Wednesday, September 26, 2012


Last weeks "riot" at a Foxconn  Taiyuan plant in China has drawn attention around the world.  Foxconn’s Taiyuan facility employs an astounding 79,000 employees and builds many of America's favorite tech gadgets, including Apple’s brand new iPhone 5.

The question is why did it happen and what does it mean.  Some have said the four hour brawl that resulted in forty hospitilizations was the result of tensions caused by a sudden influx of out of twon workers.  That could be part of the reason, I suppose, but since "out of town" workers are pretty common in China it is hard to imagine it is really the primary cause. 

 There is also a long standing history of tension between guards at the plants and the workers and the lack of any effective way for the workers grievances with the guards to be heard, let alone resolved. One 19-year-old worker who Reuters tracked down in hospital said security guards at the plant were rough and there is a culture of managers verbally abusing workers. ”It doesn’t matter who you are, you shouldn’t curse people like that,” the worker told Reuters. “They do it all the time. If it happens over a long time, it builds up and of course it makes people angry and they go crazy like that.”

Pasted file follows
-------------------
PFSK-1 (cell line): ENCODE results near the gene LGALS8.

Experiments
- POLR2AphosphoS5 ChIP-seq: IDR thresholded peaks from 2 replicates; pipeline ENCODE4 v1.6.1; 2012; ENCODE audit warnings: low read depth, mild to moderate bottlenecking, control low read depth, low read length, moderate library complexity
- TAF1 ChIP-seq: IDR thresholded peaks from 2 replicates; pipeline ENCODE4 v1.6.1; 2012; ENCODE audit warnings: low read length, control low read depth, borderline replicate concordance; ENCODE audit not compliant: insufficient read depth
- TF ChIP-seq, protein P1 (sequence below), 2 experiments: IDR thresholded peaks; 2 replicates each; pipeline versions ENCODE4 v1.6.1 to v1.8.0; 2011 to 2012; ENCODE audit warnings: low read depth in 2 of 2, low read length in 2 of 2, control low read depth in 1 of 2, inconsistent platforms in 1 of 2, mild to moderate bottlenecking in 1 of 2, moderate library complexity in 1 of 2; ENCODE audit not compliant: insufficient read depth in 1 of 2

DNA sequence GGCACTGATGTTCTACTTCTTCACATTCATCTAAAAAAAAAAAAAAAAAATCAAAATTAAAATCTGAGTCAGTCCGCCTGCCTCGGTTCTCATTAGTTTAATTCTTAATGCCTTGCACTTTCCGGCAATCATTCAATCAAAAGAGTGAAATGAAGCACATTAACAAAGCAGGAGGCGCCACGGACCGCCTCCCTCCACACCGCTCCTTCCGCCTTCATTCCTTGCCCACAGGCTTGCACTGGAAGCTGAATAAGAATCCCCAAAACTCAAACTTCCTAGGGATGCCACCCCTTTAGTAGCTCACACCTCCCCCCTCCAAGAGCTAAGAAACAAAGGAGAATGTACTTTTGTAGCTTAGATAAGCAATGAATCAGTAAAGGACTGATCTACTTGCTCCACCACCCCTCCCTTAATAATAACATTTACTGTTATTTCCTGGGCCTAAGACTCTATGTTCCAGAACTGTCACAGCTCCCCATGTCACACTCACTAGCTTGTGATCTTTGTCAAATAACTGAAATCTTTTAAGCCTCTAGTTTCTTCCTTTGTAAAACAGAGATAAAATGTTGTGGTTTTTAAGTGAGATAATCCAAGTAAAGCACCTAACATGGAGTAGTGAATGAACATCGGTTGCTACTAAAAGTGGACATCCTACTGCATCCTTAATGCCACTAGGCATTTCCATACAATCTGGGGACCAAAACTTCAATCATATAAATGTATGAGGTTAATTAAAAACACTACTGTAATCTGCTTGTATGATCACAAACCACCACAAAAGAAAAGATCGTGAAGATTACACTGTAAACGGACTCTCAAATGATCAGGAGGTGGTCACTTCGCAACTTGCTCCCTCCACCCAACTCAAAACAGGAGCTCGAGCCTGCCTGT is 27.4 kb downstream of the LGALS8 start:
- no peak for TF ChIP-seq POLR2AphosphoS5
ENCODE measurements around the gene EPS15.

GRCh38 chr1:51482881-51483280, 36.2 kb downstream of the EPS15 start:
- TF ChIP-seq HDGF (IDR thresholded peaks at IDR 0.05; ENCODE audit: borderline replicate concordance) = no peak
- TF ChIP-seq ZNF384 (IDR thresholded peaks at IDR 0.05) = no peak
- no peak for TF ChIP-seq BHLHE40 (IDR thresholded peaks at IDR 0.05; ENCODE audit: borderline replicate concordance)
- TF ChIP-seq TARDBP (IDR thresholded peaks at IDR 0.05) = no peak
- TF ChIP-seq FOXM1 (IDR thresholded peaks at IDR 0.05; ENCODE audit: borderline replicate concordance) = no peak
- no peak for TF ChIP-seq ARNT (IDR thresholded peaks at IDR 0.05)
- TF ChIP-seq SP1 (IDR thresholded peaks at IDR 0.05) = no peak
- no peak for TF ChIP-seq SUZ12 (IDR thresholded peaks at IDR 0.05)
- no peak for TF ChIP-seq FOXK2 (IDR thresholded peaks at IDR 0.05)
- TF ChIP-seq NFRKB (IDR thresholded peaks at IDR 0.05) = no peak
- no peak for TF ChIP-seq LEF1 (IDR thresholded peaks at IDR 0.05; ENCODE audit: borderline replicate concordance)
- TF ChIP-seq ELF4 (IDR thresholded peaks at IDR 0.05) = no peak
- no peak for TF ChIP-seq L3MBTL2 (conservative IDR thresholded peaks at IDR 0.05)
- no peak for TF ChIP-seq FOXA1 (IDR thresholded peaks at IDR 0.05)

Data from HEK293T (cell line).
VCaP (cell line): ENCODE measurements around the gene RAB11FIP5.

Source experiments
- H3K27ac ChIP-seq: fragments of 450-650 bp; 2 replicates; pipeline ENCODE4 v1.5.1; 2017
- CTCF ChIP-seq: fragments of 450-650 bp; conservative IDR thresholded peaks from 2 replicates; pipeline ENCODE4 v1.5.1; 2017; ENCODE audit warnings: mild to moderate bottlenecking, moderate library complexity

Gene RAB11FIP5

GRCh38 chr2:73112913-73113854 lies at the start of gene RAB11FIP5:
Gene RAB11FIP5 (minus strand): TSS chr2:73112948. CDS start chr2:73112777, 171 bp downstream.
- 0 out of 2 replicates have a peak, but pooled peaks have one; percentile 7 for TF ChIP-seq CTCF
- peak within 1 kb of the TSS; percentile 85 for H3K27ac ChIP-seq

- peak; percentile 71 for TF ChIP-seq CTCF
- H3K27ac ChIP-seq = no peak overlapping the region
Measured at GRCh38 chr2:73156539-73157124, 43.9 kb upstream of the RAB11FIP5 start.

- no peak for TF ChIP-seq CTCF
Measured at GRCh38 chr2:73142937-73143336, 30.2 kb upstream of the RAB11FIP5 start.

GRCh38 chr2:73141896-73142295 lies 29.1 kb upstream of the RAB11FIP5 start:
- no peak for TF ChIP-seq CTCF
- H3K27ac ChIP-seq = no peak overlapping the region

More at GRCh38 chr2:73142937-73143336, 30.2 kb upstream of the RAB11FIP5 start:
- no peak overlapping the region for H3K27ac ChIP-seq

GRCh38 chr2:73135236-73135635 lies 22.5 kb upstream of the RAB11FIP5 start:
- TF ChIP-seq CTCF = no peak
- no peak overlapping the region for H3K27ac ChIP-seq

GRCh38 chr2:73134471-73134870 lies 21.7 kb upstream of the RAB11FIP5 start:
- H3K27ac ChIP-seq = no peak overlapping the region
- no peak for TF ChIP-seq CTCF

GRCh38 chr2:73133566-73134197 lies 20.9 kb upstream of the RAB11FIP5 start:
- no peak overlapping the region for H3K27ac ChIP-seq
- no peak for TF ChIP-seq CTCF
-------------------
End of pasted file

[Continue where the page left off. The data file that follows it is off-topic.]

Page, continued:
It seems that it might be mentioned that Foxconn has faced server criticism over working conditions and wages for a long time now in china.  China Worker points out:

Foxconn has long been tainted by scandals especially since a spate of worker suicides at its massive Shenzhen plants that became world news in 2010. Since then the company has shifted much production to inland regions such as Shanxi, Sichuan and Hunan, where wages are lower and it has been courted by local governments. But new scandals have erupted including the coercion of student labour to work as Foxconn ‘interns’. A strike at one Foxconn plant in June led to the dismissal of all the workers involved.